Brashear City (Louisiana, United States) (search for this): chapter 8
forward a column from Algiers, dispatching it along the Opelousas railroad to Thibodeaux and Brashear City. He rejoiced to hear that the Teche country was being rapidly drained of her able-bodied wad had his hands full with his new command of western Louisiana. With New Orleans near, and Brashear City a still nearer Federal headquarters, the department seemed likely to impose a tax upon vigiltzel claimed to be in undisputed possession of the entire country between Boutte Station and Brashear City. The news of the Cotton's intentions, after increasing its armament both in caliber and in against her. At 3 a. m. of January 14, 1863, the gunboats began crossing the troops from Brashear City to Berwick. At 10:30 a. m. infantry, cavalry and artillery were on board. The whole force poet. The expedition having accomplished its object, Weitzel ordered an immediate return to Brashear City. In his exultation on the result of the expedition, Weitzel poetically telegraphed on Jan
Atchafalaya River (Louisiana, United States) (search for this): chapter 8
nboat was soon in trim for another exchange of shells and spherical cases. The conduct of Capt. E. W. Fuller, commanding, in successfully repulsing, with an artillery company on a small gunboat, with 4 guns, a squadron of four gunboats carrying 27 guns, was highly complimented by General Taylor. This series of affairs was, in every respect, creditable alike to our young State navy and to its able and skillful commander. The gunboat Cotton continued for three months to steam up and down Bayou Teche, faithfully guarding its shining waters and fertile banks from hostile vessels. With each day that it appeared upon the Teche, or in the Atchafalaya, its formidable reputation and resolute aspect sent fear before it. The repulsed squadron, on its return, had scattered far and wide reports of the deadly skill with which her guns had been served. The rumor, canvassed here and there along the bayou, soon came to Weitzel's ears. Weitzel claimed to be in undisputed possession of the entir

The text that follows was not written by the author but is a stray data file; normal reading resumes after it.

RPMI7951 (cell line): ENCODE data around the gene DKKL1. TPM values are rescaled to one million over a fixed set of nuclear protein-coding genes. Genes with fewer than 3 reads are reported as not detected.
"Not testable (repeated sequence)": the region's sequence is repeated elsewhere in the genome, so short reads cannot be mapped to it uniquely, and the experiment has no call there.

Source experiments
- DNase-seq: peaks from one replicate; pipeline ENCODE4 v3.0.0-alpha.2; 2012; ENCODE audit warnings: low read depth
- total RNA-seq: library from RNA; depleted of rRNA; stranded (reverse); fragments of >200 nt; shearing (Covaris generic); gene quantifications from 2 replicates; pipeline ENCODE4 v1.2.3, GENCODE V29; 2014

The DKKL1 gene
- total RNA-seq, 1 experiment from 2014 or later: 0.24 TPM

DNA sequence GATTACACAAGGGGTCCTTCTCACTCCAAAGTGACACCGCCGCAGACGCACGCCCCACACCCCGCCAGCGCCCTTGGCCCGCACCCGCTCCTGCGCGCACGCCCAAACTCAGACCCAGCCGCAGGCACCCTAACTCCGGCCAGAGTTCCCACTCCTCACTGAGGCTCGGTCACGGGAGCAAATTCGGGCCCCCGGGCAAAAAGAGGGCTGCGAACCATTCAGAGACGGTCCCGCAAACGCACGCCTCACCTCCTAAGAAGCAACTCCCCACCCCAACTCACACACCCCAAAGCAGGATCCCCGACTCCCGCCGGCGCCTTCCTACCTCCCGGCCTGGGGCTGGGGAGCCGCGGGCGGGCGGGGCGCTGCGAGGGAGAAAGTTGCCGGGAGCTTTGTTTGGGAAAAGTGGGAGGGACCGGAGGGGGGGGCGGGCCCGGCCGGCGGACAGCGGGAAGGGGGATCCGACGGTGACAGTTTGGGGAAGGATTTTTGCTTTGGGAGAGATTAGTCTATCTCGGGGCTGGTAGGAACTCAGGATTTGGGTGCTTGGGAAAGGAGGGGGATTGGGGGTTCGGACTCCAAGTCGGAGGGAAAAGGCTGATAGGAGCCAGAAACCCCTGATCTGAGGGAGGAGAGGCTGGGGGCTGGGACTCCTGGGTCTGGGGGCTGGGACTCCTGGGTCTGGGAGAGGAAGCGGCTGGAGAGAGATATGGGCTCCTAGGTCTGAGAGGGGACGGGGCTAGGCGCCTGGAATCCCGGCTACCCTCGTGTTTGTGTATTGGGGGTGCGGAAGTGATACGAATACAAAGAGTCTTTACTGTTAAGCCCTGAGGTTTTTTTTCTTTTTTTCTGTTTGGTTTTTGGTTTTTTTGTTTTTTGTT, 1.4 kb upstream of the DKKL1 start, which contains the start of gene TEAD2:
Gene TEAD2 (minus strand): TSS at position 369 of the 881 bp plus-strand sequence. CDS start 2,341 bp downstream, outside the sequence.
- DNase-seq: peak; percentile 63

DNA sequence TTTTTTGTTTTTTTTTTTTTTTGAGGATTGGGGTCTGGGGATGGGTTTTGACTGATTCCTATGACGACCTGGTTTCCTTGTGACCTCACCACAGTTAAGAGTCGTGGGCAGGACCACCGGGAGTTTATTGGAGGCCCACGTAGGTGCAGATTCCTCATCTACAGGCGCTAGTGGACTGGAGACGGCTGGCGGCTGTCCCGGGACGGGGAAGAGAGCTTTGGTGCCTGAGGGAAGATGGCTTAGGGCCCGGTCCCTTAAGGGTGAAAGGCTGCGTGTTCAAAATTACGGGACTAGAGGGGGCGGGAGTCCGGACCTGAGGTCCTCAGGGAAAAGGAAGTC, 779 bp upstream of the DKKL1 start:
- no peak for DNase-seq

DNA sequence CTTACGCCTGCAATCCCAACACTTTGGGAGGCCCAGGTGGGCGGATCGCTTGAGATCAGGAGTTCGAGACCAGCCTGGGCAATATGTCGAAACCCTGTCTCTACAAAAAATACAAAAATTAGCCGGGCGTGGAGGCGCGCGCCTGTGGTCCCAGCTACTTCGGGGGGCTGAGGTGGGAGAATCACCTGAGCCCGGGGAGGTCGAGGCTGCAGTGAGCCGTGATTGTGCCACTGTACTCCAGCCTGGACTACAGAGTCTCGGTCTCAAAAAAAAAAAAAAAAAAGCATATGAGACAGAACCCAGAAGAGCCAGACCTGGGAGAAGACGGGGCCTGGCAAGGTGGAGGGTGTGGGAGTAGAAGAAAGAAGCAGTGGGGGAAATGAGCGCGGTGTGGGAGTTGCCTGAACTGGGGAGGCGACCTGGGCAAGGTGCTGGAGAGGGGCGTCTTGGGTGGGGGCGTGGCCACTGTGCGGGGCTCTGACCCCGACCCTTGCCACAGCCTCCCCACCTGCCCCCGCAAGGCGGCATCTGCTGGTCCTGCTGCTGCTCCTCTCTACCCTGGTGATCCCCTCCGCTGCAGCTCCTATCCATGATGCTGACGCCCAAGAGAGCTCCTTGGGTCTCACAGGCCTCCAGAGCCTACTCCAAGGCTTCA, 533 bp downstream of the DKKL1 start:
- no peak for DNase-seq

Crescent City (California, United States) (search for this): chapter 8
Berwick bay and Bayou Boeuf, where they had been stationed. Reaching, in falling back, the Winn plantation, two miles above Labadieville, he found the Eighteenth and Crescent regiments, with Ralston's battery, just come in from the bay. With them came the Terrebonne militia. On October 25th the enemy were marching both sides of the bayou. To oppose the double advance, Mouton made a careful distribution of his small force. On the right bank he placed the Eighteenth regiment, 240 men; Crescent regiment, 135; Ralston's battery, 64; detachment of cavalry, 100; total, 539 men; and on the left bank, Thirty-third regiment (Clack's and Fournet's battalions), 594 men; Terrebonne regiment, 34; Semmes' battery, 75; Second Louisiana cavalry, 150 men; total, 853 men. It was a peculiar fight which was made at Labadieville, October 27th. Fought on both sides of the Lafourche, the enemy numbered equally strong on the two banks, massing 1,500 to 1,800 on each side. The column on the right
Louisiana (Louisiana, United States) (search for this): chapter 8
ler's rural Enterprises Richard Taylor in West Louisiana campaign on the Lafourche battle of Labafitted for military operations. Like all lower Louisiana it presents a vast network of rivers, or I can, he wrote, easily hold this portion of Louisiana, by far the richest. For the rest, he waszing a strong expedition to move through western Louisiana for the purpose of dispersing the force artment No. 2 had been extended to embrace east Louisiana, and the Trans-Mississippi department had been constituted, including west Louisiana Gen. Paul O. Hebert, two days later, was assigned to the West Louisiana and Texas, and on June 25th East Louisiana came under the department command of Gen. t his State's foes. This territory of western Louisiana was destined to become a Belgium for bote of New Orleans. The history of the war in Louisiana is full of skirmishes, the occasional resultur imperiled bayous will not soon be forgotten in the war traditions of our Louisiana waterways. [1 more...]
Donaldsonville (Louisiana, United States) (search for this): chapter 8
l left Carrollton with his command. With him moved the inevitable parade of gunboats. Going up the river he entered Donaldsonville without opposition on the 25th. A reconnoissance drove in our pickets, and reported the Confederates in force on botche. He purposed to start the next day with his train and caissons, with Thibodeaux as his objective point. Leaving Donaldsonville, he marched on the left bank until he was near Napoleonville, where he bivouacked in line of battle. Weitzel was foxth Semmes' field battery, to oppose the superior numbers of the enemy. Vincent, who on the arrival of Weitzel was in Donaldsonville, had fallen back to the Raccourci (cut-off) in Assumption parish. There Mouton had met him and learned the war news.d not save. This was a matter of precaution. Simultaneous movements, he had learned, would be made by the enemy via Donaldsonville, Des Allemands and Berwick bay. With a force sufficient to oppose the enemy at all points, he foresaw the necessity